This chapter will discuss Singapore’s Smart Nation initiative as policy design, identifying the various design components of the initiative as well as the design dynamics that have influenced its development. In so doing, I argue that the Smart Nation initiative constitutes an act of “policy layering”, where new policy elements that are related to the smart city are layered upon Singapore’s existing developmental approach to governance and policymaking. The result of this is an increasingly complex urban policy mix that features new interconnections between novel policy instruments and old policy goals.

The findings of this chapter suggest that there is much scope for taking a policy design-centric approach to understanding urban governance. While the policydesign approach has often been applied to policy domains such as economic development, healthcare, and climate change, efforts to draw on the insights of policy design in urban policy are much harder to come by. Conversely, smart city governance tends to emphasize the incorporation of smart technologies in decision-making and policy implementation (Meijer and Bolivar, 2016) without sufficiently addressing the macro-level policy design processes.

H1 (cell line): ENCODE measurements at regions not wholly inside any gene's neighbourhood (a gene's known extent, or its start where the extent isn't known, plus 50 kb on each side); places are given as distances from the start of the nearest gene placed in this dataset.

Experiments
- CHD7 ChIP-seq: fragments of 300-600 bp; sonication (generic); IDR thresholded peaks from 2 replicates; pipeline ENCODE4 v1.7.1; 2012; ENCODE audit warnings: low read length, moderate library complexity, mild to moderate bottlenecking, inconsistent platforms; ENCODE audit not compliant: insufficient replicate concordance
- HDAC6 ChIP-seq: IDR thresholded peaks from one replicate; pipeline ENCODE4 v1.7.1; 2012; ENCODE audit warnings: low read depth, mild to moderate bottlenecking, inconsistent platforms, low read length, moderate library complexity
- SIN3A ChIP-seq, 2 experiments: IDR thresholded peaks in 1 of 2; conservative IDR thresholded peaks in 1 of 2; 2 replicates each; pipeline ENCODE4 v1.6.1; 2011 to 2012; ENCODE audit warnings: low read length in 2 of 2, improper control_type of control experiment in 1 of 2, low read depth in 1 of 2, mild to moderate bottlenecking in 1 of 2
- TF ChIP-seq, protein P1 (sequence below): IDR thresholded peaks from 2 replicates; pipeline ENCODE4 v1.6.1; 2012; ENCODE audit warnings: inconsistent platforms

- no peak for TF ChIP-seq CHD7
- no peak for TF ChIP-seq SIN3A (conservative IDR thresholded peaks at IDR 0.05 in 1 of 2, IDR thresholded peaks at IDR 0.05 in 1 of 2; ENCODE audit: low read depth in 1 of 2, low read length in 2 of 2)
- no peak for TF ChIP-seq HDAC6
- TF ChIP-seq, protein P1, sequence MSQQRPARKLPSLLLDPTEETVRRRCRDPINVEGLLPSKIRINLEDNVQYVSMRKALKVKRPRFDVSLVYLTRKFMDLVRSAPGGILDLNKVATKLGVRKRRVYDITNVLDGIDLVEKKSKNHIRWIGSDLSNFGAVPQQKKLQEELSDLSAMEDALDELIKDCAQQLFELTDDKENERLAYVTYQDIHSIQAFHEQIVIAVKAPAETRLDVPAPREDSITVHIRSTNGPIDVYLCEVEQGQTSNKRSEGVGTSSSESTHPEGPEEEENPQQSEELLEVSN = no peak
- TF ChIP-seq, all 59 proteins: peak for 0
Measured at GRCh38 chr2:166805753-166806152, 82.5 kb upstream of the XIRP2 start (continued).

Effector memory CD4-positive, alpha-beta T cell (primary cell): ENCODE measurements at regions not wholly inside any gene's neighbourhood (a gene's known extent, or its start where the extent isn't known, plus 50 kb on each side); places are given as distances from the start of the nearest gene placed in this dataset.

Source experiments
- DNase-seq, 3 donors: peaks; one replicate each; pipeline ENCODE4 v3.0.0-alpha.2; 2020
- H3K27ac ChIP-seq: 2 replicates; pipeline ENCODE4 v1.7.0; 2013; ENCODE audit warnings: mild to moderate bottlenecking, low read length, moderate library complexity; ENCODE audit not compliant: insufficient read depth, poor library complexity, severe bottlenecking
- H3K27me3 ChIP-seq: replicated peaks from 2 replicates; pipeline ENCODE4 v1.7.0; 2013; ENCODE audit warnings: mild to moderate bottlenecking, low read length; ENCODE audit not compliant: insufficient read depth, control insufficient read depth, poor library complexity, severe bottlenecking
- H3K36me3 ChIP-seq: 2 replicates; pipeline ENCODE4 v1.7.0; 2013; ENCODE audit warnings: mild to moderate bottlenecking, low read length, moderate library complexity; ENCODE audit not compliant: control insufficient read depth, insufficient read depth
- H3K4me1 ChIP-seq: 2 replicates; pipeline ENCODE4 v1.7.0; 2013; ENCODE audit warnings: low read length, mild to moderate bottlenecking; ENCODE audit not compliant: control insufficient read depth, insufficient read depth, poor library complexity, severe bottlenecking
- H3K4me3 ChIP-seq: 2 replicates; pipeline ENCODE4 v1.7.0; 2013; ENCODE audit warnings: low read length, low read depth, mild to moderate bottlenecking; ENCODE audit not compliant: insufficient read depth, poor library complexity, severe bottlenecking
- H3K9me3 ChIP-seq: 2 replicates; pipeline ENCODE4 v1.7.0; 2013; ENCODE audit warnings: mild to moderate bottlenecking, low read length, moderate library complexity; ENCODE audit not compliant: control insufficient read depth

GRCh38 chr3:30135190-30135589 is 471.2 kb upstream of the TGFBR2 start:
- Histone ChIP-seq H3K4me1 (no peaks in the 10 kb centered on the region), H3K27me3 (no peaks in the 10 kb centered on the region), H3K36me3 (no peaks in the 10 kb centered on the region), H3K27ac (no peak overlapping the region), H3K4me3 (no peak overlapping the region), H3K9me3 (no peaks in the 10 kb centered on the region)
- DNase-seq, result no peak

The following section will provide a brief overview of the existing literature on smart cities and, at the same time, provide a broad introduction to Singapore’s Smart Nation initiative. I will then discuss the Smart Nation initiative in the context of policy design. This is followed by a discussion of the design dynamics that underpin the initiative, before concluding with theoretical implications and potential avenues for future research.